Hearing of which, Daun, with astonishment, finds that he must quit those beautifully chasmy fastnesses of Stolpen, and look to his bread; which is getting to lie under the enemy's feet, if Zittau road be left yonder as it is. OCTOBER 5th, after councils of war and deliberation enough, Daun gets under way; [Ib. ii. 279.] cautiously, favored by a night very dark and wet, glides through to right of Friedrich's people, softly along between Bautzen and the Pirna Country; nobody molesting him, so dark and wet: and after one other march in those bosky solitudes, sits down at Kittlitz,--ahead or to east of Bautzen, of Hochkirch, of Retzow and all Friedrich's people;--and again sets to palisading and intrenching there. Kittlitz, near Lobau, there is Daun's new head-quarter; Lobau Water, with its intricate hollows, his line of defence: his posts going out a mile to north and to south of Kittlitz. And so sits; once more blocking Zittau road, and quietly waiting what Friedrich will do.
Friedrich is at Bautzen since the 7th; impatient enough to be forward, but must not till a second larger provision-convoy from Dresden come in. Convoy once in, Friedrich hastens off, Tuesday, 10th October, towards Weissenberg Country, where Retzow is; some ten or twelve miles to eastward,--Zittau-ward, if that chance to suit us; Silesia-ward, as is sure to suit. At the "Pass of Jenkowitz," short way from Bautzen, Pandours attempt our baggage; need to be battered off, and again off: which apprises Friedrich that Daun's whole Army is ahead in the neighborhood somewhere. Marching on, Friedrich, from the knoll of Hochkirch, shoulder of the southern Hills, gets complete view of Daun,--stretching north and south, at right angles to the Zittau roads and to Friedrich, in the way we described;--and is a little surprised, and I could guess piqued, at seeing Daun in such a state of forwardness. "Encamp here, then!" he says,--here, on this row of Heights parallel to Daun, within a mile of Daun: just here, I tell you! under the very nose of Daun, who is above two to one of us; and see what Daun will do. Marwitz, his favorite Adjutant, one of those free-spoken Marwitzes, loyal, skilful, but liable to stiff fits, takes the liberty to remonstrate, argue; says at length, He, Marwitz, dare not be concerned in marking out such an encampment; not he, for his poor part! And is put under arrest; and another Adjutant does it; cannon playing on his people and him while engaged in the operation.
Friedrich's obstinate rashness, this Tuesday Evening, has not wanted its abundant meed of blame,--rendered so emphatic by what befell on Saturday morning next. His somewhat too authoritative fixity; a certain radiancy of self-confidence, dangerous to a man; his sovereign contempt of Daun, as an inert dark mass, who durst undertake nothing: all this is undeniable, and worth our recognition in estimating Friedrich. One considerably extenuating circumstance does at last turn up,--in the shape of a new piece of blame to the erring Friedrich; his sudden anger, namely, against the meritorious General Retzow; his putting Retzow under arrest that Tuesday Evening: "How, General Retzow? You have not taken hold of the Stromberg for me!" That is the secret of Retzow: and on studying the ground you will find that the Stromberg, a blunt tabular Hill, of good height, detached, and towering well up over all that region, might have rendered Friedrich's position perfectly safe. "Seize me the Stromberg to-morrow morning, the first thing!" ordered Friedrich. And a Detachment went accordingly; but found Daun's people already there,--indisposed to go; nay determined not to go, and getting reinforced to unlimited amounts. So that the Stromberg was left standing, and remained Daun's; furnished with plenty of cannon by Daun. Retzow's arrest, Retzow being a steady favorite of Friedrich's, was only of a few hours: "pardonable that oversight," thinks Friedrich, though it came to cost him dear. For the rest, I find, Friedrich's keeping of this Camp, without the Stromberg, was intended to end, the third day hence: "Saturday, 14th, then, since Friday proves impossible!" Friedrich had settled. And it did end Saturday, 14th, though at an earlier HOUR, and with other results than had been expected. Keith said, "The Austrians deserve to be hanged if they don't attack us here." "We must hope they are more afraid of us than even of the gallows," answered Friedrich. A very dangerous Camp; untenable without the Stromberg. Let us try to understand it, and Daun's position to it, in some slight degree.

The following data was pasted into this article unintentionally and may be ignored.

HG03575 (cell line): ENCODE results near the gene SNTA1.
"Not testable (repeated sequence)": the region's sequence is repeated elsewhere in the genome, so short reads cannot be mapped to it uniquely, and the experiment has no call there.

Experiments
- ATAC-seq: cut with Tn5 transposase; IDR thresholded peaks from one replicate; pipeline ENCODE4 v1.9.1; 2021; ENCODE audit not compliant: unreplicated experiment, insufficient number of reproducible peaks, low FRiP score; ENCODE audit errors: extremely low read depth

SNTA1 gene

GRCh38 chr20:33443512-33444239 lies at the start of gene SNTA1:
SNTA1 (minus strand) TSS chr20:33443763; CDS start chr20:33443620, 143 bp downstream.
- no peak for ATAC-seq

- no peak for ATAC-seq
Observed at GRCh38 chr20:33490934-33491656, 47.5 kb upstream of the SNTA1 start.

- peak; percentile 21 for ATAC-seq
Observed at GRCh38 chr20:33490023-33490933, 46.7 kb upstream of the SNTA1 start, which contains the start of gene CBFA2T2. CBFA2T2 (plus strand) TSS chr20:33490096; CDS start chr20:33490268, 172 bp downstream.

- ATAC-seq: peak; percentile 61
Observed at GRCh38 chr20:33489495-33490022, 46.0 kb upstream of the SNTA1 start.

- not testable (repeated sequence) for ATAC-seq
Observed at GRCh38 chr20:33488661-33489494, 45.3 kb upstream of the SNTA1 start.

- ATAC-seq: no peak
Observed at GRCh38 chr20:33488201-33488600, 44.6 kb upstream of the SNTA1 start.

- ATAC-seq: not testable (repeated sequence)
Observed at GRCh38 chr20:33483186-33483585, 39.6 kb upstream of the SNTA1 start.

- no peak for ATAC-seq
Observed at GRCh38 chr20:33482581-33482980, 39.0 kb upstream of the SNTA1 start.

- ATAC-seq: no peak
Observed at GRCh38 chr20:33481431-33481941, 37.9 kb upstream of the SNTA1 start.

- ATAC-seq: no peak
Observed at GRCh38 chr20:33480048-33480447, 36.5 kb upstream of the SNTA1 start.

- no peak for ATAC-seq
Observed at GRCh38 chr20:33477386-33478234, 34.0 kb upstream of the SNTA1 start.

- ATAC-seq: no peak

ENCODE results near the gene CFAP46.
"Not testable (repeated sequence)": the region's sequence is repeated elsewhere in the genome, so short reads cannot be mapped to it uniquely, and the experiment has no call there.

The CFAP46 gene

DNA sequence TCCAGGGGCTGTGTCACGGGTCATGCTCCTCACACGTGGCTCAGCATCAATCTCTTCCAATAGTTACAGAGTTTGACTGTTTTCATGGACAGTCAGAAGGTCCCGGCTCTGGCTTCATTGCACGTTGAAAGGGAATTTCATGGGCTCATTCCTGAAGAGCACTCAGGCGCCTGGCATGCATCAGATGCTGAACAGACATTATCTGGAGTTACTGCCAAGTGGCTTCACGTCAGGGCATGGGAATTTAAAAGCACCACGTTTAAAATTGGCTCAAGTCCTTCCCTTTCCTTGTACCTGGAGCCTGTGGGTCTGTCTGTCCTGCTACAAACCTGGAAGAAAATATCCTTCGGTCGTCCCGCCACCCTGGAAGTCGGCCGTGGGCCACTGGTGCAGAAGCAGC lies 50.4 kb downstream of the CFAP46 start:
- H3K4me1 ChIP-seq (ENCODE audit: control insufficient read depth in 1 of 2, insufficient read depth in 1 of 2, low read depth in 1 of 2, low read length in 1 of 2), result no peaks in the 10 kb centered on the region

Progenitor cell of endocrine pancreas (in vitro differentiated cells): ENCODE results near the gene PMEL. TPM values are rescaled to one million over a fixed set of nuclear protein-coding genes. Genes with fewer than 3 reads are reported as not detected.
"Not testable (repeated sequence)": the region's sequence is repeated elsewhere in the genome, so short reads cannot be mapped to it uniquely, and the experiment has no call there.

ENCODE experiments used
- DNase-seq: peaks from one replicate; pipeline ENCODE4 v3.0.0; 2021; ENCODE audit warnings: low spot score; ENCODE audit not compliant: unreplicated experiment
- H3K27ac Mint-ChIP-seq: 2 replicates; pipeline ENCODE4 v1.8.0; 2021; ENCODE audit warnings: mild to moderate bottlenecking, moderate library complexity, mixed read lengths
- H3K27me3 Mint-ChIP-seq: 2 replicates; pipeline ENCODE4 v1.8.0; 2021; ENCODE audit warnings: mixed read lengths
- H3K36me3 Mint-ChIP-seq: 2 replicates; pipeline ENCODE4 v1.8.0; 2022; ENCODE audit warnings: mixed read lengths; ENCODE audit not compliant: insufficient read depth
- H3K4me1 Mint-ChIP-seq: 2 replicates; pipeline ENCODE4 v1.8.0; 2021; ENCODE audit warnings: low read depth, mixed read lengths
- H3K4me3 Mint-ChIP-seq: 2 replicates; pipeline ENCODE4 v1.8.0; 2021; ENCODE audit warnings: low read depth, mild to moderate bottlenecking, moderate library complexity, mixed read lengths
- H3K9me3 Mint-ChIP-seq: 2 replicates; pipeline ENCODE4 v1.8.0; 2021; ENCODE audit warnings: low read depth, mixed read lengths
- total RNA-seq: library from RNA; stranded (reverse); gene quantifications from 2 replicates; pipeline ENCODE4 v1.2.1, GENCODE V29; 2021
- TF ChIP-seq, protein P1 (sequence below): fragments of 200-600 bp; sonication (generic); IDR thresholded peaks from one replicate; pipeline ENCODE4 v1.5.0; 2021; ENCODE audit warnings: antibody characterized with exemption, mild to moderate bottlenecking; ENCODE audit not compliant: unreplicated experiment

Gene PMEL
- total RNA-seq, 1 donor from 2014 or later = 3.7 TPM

"Hochkirch (HIGHkirk) is an old Wendish-Saxon Village, standing pleasantly on its Hill-top, conspicuous for miles round on all sides, or on all but the south side, where it abuts upon other Heights, which gradually rise into Hills a good deal higher than it. The Village hangs confusedly, a jumble of cottages and colegarths, on the crown and north slope of the Height; thatched, in part tiled, and built mostly of rough stone blocks, in our time,--not of wood, as probably in Friedrich's. A solid, sluttishly comfortable-looking Village; with pleasant hay-fields, or long narrow hay-stripes (each villager has his stripe), reaching down to the northern levels. The Church is near the top; Churchyard, and some little space farther, are nearly horizontal ground, till the next Height begins sloping up again towards the woody Hills southward. The view from this little esplanade atop, still better from the Church belfry, is wide and pretty. Free on all sides except the south: pleasant Heights and Hollows, of arable, of wood, or pasture; well watered by rushing Brooks, all making northward, direct for Spree (the Berlin Spree), or else into the Lobau Water, which is the first big branch of Spree.